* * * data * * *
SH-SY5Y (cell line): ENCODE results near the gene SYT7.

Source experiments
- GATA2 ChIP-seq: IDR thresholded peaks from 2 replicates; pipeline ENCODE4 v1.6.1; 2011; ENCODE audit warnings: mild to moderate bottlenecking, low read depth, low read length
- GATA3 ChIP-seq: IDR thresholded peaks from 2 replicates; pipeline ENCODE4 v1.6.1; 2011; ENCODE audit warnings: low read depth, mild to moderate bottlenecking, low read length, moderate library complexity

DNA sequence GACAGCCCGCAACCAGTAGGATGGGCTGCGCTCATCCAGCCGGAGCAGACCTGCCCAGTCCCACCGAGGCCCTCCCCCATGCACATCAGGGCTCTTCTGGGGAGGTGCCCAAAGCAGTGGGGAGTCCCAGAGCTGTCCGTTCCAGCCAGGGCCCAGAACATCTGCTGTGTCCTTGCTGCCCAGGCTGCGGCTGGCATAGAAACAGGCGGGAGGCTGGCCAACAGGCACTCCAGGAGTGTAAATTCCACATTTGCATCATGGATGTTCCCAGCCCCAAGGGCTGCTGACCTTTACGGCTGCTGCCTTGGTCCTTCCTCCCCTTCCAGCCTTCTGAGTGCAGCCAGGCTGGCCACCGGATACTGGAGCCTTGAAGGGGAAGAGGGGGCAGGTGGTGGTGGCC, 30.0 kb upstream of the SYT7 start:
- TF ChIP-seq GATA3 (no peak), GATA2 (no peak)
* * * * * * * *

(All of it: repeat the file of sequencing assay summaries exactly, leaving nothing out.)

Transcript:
SH-SY5Y (cell line): ENCODE results near the gene SYT7.

Source experiments
- GATA2 ChIP-seq: IDR thresholded peaks from 2 replicates; pipeline ENCODE4 v1.6.1; 2011; ENCODE audit warnings: mild to moderate bottlenecking, low read depth, low read length
- GATA3 ChIP-seq: IDR thresholded peaks from 2 replicates; pipeline ENCODE4 v1.6.1; 2011; ENCODE audit warnings: low read depth, mild to moderate bottlenecking, low read length, moderate library complexity

DNA sequence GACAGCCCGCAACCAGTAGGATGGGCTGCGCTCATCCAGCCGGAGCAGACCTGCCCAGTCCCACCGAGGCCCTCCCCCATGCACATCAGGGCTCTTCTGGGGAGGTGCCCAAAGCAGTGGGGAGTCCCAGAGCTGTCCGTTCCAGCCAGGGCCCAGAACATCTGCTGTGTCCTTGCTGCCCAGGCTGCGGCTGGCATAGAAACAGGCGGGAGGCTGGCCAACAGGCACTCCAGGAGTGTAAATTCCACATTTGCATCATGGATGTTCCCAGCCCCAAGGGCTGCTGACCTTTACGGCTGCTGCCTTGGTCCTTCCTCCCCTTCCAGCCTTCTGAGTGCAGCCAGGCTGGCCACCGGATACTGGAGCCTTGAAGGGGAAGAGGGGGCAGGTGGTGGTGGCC, 30.0 kb upstream of the SYT7 start:
- TF ChIP-seq GATA3 (no peak), GATA2 (no peak)